Subsequent my recent post (poor gym performance) I can confirm that today, Clare is snuffling like a cow-threatening badger while I'm nursing a sore throat and doing that limp man-thing.


If they ever make "The Martian 2" do you think the star will be Jeremy Clarkson in a reasonably priced MAV together with a maddeningly-chirpy sidekick and a gormless, nerdy sparring partner?

Sunday, October 11, 2015

"The Three-Body Problem" - Liu Cixin

Liu Cixin's "The Three Body Problem" is a most amazing work of science-fiction. Here's an excerpt from the Locus Online Review:
"The novel begins as a politi­cal horror story, set during the more shocking excesses of the Cultural Revolution in 1967. Ye Wenjie, a young astrophysi­cist, witnesses her father beat­en to death by youthful Red Guards, simply for insisting on a standard model of quantum mechanics, which they view as ‘‘reactionary idealism.’’ Though this brutal opening chapter is short, it sets up not only an impor­tant aspect of Wenjie’s character for the rest of the novel – including an action she takes which may imperil the world – but also much of the novel’s ideational structure, which returns again and again to the question of science as a reliable model of reality.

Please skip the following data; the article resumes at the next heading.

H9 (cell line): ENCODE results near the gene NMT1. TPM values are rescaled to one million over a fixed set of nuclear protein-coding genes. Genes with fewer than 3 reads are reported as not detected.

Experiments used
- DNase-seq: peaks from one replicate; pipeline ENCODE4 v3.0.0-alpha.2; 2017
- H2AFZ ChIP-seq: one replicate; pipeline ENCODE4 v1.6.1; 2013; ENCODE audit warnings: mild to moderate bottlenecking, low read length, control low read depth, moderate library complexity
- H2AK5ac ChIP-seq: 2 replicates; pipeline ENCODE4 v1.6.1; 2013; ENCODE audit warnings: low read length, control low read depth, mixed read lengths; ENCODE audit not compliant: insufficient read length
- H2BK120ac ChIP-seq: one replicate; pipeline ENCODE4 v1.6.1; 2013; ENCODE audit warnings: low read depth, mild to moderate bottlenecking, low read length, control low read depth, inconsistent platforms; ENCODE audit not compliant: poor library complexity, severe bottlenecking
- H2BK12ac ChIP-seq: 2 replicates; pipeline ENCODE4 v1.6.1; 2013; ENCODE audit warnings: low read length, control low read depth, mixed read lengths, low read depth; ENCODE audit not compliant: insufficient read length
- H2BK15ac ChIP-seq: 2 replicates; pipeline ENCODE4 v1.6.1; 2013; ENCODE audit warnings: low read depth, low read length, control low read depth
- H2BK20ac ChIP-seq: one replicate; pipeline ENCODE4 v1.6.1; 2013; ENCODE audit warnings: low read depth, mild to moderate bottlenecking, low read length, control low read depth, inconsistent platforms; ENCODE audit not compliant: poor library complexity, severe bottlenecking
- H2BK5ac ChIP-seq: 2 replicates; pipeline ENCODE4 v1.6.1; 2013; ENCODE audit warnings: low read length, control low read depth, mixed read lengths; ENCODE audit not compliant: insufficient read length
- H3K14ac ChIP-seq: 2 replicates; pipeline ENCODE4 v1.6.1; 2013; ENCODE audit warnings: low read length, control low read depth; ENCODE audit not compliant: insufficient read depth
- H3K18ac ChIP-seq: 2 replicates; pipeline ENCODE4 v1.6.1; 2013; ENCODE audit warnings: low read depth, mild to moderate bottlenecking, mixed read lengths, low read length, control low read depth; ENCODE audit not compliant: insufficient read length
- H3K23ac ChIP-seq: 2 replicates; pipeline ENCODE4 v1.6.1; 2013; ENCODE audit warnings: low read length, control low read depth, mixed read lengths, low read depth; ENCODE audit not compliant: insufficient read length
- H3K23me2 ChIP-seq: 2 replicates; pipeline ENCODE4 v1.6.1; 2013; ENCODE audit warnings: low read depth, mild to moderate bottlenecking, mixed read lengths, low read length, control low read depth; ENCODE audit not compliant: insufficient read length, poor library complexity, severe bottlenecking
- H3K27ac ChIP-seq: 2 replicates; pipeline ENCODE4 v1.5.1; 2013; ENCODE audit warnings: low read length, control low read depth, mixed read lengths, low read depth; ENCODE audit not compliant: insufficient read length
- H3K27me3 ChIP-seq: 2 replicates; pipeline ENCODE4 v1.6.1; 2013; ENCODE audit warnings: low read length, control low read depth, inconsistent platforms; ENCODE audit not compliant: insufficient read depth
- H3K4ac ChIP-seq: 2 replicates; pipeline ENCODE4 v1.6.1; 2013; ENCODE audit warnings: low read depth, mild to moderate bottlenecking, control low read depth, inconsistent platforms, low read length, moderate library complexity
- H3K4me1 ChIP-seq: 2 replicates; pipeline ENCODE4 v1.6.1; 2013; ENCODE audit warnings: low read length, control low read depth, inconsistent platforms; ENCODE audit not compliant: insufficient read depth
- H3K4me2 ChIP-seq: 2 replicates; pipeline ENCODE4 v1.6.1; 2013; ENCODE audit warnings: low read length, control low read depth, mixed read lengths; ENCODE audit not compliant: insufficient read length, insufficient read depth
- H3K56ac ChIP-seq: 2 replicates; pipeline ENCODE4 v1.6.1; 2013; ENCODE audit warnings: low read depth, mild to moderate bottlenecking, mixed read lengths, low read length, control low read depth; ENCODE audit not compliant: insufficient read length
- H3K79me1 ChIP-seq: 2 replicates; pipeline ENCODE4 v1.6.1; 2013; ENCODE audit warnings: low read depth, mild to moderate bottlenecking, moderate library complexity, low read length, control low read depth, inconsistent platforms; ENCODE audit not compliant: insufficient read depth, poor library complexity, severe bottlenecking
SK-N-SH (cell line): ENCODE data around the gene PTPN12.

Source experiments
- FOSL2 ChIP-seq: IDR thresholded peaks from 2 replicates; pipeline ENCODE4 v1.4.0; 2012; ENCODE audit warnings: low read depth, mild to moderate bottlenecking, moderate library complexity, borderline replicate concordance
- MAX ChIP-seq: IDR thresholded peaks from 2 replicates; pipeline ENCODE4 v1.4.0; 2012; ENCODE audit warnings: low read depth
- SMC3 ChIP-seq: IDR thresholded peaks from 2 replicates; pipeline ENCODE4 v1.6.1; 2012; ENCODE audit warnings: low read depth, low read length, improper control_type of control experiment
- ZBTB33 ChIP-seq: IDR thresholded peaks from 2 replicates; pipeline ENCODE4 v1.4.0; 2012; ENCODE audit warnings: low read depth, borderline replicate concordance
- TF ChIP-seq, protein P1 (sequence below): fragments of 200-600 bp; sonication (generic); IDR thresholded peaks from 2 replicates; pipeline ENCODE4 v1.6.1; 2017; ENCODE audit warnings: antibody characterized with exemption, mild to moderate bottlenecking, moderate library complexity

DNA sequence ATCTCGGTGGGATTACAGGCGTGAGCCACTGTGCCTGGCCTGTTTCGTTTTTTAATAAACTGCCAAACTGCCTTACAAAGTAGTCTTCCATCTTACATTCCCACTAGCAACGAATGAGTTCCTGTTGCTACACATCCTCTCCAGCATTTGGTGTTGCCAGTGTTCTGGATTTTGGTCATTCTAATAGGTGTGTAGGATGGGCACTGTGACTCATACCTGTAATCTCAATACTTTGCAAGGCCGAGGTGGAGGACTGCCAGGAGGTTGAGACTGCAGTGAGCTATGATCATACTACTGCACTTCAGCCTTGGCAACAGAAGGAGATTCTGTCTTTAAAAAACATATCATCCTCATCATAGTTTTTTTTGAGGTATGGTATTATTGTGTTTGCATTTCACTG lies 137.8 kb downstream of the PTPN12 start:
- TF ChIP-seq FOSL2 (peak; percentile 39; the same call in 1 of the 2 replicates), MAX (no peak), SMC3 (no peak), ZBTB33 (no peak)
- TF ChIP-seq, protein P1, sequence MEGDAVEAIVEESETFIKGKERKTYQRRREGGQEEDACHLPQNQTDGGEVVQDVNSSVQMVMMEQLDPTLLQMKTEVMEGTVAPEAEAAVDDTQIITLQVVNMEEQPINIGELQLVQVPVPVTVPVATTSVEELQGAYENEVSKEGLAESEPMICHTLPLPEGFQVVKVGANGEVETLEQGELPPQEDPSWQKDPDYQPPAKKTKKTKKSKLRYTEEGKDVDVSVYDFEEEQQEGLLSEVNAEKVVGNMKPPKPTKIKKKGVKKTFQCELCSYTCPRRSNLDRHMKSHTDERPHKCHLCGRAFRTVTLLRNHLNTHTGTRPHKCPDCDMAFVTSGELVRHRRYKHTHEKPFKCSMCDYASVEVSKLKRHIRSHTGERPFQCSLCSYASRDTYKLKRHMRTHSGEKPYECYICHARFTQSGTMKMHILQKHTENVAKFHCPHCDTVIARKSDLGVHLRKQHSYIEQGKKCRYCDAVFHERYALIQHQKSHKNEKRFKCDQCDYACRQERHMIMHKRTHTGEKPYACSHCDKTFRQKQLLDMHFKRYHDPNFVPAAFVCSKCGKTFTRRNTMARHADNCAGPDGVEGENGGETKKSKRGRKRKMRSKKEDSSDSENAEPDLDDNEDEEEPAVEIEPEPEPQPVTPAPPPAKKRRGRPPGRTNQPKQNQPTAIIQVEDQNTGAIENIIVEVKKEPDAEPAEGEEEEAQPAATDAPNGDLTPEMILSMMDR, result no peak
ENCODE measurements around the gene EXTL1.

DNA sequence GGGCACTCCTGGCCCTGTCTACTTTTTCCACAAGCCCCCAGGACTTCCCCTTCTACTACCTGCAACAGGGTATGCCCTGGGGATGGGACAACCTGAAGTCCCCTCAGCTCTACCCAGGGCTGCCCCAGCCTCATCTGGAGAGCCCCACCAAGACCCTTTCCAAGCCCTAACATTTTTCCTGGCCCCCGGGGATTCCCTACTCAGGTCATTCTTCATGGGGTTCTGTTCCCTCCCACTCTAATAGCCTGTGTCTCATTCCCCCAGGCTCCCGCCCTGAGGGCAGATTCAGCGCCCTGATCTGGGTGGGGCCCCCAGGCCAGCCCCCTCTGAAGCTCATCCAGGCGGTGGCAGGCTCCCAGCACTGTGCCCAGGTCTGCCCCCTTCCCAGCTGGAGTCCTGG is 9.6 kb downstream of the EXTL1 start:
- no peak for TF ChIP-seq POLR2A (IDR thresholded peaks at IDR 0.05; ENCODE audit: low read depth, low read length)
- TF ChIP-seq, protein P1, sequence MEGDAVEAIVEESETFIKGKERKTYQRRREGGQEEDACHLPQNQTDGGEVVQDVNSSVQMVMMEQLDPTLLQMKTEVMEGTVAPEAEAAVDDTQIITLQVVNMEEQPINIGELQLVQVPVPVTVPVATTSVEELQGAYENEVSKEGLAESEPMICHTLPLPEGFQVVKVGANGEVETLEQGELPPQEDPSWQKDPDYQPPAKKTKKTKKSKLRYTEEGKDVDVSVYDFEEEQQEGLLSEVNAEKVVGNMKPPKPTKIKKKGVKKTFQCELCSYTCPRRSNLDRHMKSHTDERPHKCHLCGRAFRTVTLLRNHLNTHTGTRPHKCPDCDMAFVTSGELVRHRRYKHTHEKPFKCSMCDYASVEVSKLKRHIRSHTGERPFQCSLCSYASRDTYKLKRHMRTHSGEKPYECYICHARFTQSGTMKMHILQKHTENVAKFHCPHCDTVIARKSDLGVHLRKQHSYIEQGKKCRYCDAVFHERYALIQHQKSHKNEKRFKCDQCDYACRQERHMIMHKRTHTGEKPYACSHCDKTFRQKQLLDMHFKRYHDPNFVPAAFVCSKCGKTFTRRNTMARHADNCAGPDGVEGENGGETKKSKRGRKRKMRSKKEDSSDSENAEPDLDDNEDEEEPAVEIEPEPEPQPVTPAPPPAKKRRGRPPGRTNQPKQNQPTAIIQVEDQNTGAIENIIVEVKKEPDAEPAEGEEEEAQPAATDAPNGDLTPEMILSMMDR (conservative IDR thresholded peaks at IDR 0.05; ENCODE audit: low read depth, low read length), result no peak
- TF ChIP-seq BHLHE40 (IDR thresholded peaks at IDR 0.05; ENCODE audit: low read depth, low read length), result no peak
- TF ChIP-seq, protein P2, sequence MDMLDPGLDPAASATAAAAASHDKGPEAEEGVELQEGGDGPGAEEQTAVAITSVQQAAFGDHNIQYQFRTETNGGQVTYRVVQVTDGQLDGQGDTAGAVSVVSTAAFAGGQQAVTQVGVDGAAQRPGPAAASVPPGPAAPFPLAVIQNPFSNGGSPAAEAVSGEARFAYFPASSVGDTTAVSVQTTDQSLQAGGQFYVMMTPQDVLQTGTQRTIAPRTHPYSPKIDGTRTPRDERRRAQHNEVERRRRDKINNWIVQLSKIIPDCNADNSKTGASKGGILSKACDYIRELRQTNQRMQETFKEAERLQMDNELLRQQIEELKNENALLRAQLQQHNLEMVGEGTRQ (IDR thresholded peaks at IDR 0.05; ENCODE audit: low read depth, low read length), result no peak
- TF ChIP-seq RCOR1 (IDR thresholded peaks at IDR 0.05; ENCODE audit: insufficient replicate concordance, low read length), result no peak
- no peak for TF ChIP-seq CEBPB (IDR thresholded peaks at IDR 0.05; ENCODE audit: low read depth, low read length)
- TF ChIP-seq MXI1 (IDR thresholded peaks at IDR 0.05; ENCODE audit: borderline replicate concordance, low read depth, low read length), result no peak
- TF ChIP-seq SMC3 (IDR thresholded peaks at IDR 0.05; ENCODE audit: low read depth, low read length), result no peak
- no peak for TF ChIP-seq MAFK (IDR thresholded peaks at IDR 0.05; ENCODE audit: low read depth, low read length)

For US readers, the anti-intellectualism of the Red Guards may come as something of a shock – but it’s not as though we haven’t seen impassioned denials of science for political and ideological reasons here at home. Wenjie herself survives, but is exiled to a remote logging camp, where she is betrayed by a colleague and given a choice between prison and participating in a secret research project located near the camp, which we soon realize has something to do with a SETI effort on the part of the Chinese govern­ment.